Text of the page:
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Needless killing of a harmless snake

Posted in Saving Snakes on Saturday, 06 October 2012.

Speckled Sand Snake is butchered in TV news clip

Needless killing of a harmless snake

A recent news clip aired on local Kenyan TV and uploaded to You Tube (shown below) shows a harmless Speckled Sand Snake being killed.

I can’t believe that in 2012 this is the situation on the ground in Kenya. A harmless snake (the Speckled Sand Snake Psammophis punctulatus) was butchered unnecessarily on TV. It wasn’t even in a house or compound…it was sitting up high in a tree and it was brought down and killed.

More importantly people are still under the impression that the black stone is the best treatment for snakebite. It is not. The only cure for venomous snakebite is the correct anti-venom for the correct snake given within the correct time. A black stone on a non-venomous snake gives a false result as the patient will recover every time…obviously. Good for snakestone sellers but very dangerous for envenomed patients.

The Speckled Sand Snake is one of Kenya’s most beautiful and harmless snakes. It is fast and elegant and keeps itself to itself, never biting unless grabbed and no danger to anybody. It is suggested that people visit the Nairobi Snake Park or their closest reputable snake park to familiarize themselves with the relevant snakes in their area.

Both private and Government doctors should have better knowledge on the treatment of snakebite in order to help the people and preserve the wildlife…the same as knowledge of larger game such as elephants and buffalo. Leave them alone, keep your distance and if you are unlucky enough to get bitten by a poisonous snake seek proper professional help.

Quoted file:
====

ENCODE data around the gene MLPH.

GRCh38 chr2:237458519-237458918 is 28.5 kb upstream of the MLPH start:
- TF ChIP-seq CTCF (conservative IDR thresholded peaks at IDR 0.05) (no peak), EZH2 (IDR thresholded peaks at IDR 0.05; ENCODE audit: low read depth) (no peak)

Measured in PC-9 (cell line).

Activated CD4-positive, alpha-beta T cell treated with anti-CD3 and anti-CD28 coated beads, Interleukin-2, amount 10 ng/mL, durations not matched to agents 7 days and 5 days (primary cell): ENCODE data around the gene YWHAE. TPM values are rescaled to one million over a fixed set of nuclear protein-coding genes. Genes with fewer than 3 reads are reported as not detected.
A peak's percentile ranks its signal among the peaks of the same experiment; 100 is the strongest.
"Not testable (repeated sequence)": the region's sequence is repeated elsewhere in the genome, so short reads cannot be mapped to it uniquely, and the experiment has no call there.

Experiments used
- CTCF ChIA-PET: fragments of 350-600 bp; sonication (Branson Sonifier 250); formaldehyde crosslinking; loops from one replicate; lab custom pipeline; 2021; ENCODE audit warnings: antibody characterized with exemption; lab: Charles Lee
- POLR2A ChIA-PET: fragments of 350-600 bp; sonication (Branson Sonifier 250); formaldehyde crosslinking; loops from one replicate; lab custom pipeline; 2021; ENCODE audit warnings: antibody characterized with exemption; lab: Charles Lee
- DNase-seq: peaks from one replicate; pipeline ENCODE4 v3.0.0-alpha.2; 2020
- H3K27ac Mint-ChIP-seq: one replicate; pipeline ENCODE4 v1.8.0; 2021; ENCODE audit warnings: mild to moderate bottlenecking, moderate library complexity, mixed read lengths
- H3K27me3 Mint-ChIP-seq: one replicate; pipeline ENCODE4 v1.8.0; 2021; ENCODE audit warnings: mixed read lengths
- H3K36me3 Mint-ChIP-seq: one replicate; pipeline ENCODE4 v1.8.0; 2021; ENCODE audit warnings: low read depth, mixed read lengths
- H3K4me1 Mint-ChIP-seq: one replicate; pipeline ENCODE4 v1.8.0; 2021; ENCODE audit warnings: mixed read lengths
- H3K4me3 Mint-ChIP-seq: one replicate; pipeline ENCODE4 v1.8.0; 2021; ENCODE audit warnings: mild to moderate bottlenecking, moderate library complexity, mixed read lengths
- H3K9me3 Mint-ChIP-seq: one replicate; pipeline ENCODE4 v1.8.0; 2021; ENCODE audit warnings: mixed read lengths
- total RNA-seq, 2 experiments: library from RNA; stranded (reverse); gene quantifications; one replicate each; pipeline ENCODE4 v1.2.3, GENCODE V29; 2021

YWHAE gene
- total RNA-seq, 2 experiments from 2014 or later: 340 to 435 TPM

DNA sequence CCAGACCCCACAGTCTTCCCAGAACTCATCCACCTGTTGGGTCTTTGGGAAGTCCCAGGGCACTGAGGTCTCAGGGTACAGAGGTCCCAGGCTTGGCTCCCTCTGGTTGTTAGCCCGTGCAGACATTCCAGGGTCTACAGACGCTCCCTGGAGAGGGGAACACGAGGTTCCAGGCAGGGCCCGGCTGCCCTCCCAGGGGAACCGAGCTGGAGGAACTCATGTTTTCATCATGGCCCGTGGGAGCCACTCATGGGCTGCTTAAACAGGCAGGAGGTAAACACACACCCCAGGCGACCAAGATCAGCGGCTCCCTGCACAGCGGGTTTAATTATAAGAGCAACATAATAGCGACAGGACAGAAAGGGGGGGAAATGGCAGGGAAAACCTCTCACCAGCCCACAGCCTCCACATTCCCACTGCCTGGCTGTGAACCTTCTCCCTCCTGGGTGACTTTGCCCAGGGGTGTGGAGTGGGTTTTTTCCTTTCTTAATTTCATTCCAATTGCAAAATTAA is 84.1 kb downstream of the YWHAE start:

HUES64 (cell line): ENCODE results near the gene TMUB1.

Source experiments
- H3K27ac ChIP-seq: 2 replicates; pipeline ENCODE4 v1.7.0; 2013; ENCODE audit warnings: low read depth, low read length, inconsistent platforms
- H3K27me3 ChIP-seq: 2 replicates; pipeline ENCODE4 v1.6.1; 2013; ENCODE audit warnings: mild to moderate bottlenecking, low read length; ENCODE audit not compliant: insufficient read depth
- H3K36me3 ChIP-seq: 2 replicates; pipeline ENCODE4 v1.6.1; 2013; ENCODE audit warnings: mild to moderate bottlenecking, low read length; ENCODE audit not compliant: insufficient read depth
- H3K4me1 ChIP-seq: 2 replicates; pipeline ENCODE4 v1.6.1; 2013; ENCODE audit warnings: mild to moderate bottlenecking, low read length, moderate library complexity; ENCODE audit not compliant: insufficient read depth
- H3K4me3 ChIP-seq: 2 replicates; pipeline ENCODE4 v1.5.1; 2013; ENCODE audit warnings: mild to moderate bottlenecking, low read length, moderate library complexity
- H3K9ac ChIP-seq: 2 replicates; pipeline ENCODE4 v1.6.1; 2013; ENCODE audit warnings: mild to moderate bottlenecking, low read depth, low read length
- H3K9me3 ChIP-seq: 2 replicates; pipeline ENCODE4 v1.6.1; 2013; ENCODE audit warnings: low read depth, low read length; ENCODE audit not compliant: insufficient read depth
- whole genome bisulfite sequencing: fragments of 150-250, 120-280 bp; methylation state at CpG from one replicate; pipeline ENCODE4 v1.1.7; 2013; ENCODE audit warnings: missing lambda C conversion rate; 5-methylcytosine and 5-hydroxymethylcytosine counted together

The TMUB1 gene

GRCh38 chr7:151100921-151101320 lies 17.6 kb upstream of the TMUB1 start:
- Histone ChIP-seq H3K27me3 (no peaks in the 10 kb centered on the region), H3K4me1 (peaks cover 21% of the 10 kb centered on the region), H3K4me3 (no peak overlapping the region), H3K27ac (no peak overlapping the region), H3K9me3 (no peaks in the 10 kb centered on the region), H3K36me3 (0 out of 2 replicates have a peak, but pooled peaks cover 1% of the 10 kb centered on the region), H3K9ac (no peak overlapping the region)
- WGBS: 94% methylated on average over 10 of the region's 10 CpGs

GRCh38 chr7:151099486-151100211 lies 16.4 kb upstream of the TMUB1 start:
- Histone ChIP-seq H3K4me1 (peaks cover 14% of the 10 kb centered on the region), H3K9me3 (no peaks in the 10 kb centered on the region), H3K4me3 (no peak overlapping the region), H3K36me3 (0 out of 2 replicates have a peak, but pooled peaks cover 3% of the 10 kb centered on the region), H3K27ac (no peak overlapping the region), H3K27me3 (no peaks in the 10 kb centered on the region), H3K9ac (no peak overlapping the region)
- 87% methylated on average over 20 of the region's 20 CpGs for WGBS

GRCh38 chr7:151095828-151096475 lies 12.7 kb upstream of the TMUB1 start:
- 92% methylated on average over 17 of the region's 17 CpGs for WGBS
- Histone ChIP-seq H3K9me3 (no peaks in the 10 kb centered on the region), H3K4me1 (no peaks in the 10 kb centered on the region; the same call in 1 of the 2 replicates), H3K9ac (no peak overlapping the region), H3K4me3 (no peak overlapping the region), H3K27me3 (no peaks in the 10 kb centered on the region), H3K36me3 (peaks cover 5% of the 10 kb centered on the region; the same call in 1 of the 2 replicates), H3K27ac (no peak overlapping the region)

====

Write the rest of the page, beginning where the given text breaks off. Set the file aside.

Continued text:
There are only a handful of snakes in any one area that are dangerous, knowing these snakes will eliminate the many more harmless snakes, and allow a positive identification should you come across a snake.

Snakes are a vital part of the ecosystem, keeping rodent numbers down in homesteads and shambas, helping to give a better crop and reduce the spread of disease. 

simple-steps-englishFor more information on how to assist a person who has been bitten by a snake, please read Simple Steps To Assist A Snakebite Patient (also available to download in Swahili), feel free to download, print and distribute this leaflet.

We welcome everyone to our bi-annual Snakebite Seminar, where world experts come to Kenya to lecture and discuss how to deal with snakebite, and a range of useful topics related to snakes and other reptiles.

Please follow our Saving Snakes campaign on our blog for news, updates and more information on how to assist the ongoing effort to conserve snakes. 

Royjan Taylor, Director of Bio-Ken

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